It’s been a while since I took a look at three Virtual Machine packages for the Macintosh, and all three have moved on from the previous versions. Parallels has recently seen a step to version 4, VMware Fusion is now on version 2 and so is Virtualbox. With the release of Parallels came claims of big speed improvements so it’s time to try all three again and see if one has edged ahead of the pack.
To start I decided to try a simple task. Most users will likely be installing Windows (Vista was used here) in their VM, so the first tests are how long does it take, how many steps are involved and how good are the default options chosen for you. Read more…
I posted a while back on the various Antivirus apps available for the Mac. Anyone interested in an update should have a look at the article on Macworld that looks at the threat and makes some interesting points. And don’t forget that Windows running in a virtual machine (using VMware, Parallels or the free Virtualbox) is still Windows so needs protection.
One of the comments left after the article raised a good point, why hasn’t there been a major security breach of Mac OS X? Now that the Mac’s market share is growing there would be a lot of publicity for whoever writes the first widespread security threat, so where is it? is this luck, or is Apple doing something right?
Two updates to report today in the Macintosh VM market. First, VMware Fusion 2.0 sees the release of RC1. Lots of bug fixes in the update, as well as the addition of McAfee VirusScan Plus for Windows. I tried this yesterday and found it easy to install from a menubar option. This is a sensible addition given the risks attached to accessing the internet on an unprotected Windows machine. Other improvements include Spanish and Italian language support, Unity 2 and multiple snapshots. Full details at the Vmware web site.
The other update is Virtualbox, which has today seen the release of version 2. Again, a lot of updates which are listed at the Virtualbox web site. I haven’t had a chance to try this yet, so it’s next on the install list. It’s nice to see the free option progressing well along with the comercial offerings, and I’m wondering how long it will be before Parallels has a big announcent.
A while back I compared the three biggest Virtualisation products for the Mac. Parallels, VMware Fusion and VirtualBox are all impressive products that performed equally, and I used the free Virtualbox for my occasional Windows needs. Parallels was part of the recent MacUpdate bundle which I bought, so I’ve been using that most recently. It’s been running well and seems more responsive than the previous versions I tried.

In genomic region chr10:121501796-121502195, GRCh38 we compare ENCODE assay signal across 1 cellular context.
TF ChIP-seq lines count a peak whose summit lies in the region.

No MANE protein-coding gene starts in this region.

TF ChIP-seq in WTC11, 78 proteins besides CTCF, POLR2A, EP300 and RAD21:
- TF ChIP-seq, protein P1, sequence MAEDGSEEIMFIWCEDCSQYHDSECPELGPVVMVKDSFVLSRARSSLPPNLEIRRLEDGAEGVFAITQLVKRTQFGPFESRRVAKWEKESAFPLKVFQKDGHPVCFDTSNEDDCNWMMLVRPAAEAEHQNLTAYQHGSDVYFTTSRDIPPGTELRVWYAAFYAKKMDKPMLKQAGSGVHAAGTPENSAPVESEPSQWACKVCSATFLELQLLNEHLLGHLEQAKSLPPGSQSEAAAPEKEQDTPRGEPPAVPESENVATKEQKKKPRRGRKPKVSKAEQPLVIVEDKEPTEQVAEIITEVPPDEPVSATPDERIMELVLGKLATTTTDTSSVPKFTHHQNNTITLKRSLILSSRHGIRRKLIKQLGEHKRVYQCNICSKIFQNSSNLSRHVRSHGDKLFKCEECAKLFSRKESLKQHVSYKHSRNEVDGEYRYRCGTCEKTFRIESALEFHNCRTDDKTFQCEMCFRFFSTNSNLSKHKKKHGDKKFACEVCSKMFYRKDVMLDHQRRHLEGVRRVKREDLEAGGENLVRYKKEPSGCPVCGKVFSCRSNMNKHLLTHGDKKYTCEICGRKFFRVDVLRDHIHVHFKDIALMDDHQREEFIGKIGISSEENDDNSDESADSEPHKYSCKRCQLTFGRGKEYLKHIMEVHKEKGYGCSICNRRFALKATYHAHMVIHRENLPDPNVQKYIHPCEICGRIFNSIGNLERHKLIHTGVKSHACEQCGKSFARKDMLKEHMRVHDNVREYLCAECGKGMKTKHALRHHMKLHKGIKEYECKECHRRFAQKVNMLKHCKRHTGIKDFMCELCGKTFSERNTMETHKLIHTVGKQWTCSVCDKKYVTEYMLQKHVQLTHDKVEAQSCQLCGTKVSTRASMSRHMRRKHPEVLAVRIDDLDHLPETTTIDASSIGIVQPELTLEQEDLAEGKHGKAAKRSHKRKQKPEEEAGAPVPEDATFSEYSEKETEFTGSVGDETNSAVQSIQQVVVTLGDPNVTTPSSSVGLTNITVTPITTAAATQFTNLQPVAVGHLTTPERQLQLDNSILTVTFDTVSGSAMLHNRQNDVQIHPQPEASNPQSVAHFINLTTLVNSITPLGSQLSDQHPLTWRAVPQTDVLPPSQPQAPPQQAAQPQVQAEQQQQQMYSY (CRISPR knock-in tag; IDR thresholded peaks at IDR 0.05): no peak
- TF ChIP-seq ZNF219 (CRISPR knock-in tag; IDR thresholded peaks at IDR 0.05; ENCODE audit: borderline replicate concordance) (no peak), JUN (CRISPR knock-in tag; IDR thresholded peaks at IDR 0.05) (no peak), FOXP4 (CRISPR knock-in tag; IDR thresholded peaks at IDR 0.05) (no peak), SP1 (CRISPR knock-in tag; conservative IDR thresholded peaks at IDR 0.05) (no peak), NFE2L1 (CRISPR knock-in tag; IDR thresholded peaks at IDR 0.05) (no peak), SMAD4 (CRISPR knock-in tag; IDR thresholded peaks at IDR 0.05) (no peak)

The reason for this recap is that VMware Fusion 2 beta 1 has been released, and adds some interesting new features. Multi display support will please some users, even if support for eight monitors is very niche. Importing Parallels and Virtual PC machines is a useful if late addition. DirectX 9.0 Shader Model 2 is perhaps the most interesting, and I’m wondering how well this will work on my hackintosh. Perhaps the biggest improvement is that version 2 allows any printer attached to your Mac to be used direct from Windows without installing drivers.
Also new is an updated version 1.6 of Virtualbox. It’s now out of beta, although there are a few things still not supported:
Currently, we are aware of the following restrictions:
• No support for Host Interface Networking
• No support for Internal Networking
• No support for audio input
• No support for VT-x/AMD-V (rarely required)
• No support for raw disk access
• The numlock emulation isn’t implemented yet
• The VirtualBox kernel extension is currently accessible from all user accounts
Note that we are planning to address all known issues.
Things are certainly moving on in the Mac virtualisation market, so I’ll be trying all three products again this week with some updated results to follow.
In previous posts I compared VMware Fusion and Innotek Virtualbox, and looked at how both of these running Windows XP measured up to native apps on my hackintosh. To complete the testing of the big three Virtual Machine packages I have run the same tests on Parallels. Read more…
In the first part of my testing of VMware Fusion and Innotek Virtualbox I looked at boot time and geekbench scores. Since Geekbench had issues on VMware (and I still haven’t got to the bottom of that) I have moved onto real world tests. I used the Adobe Photoshop CS3 trial and VLC for the testing. I’m fairly certain everyone has heard of Photoshop, and VLC is an open source media player for a wide range of operating systems. Read more…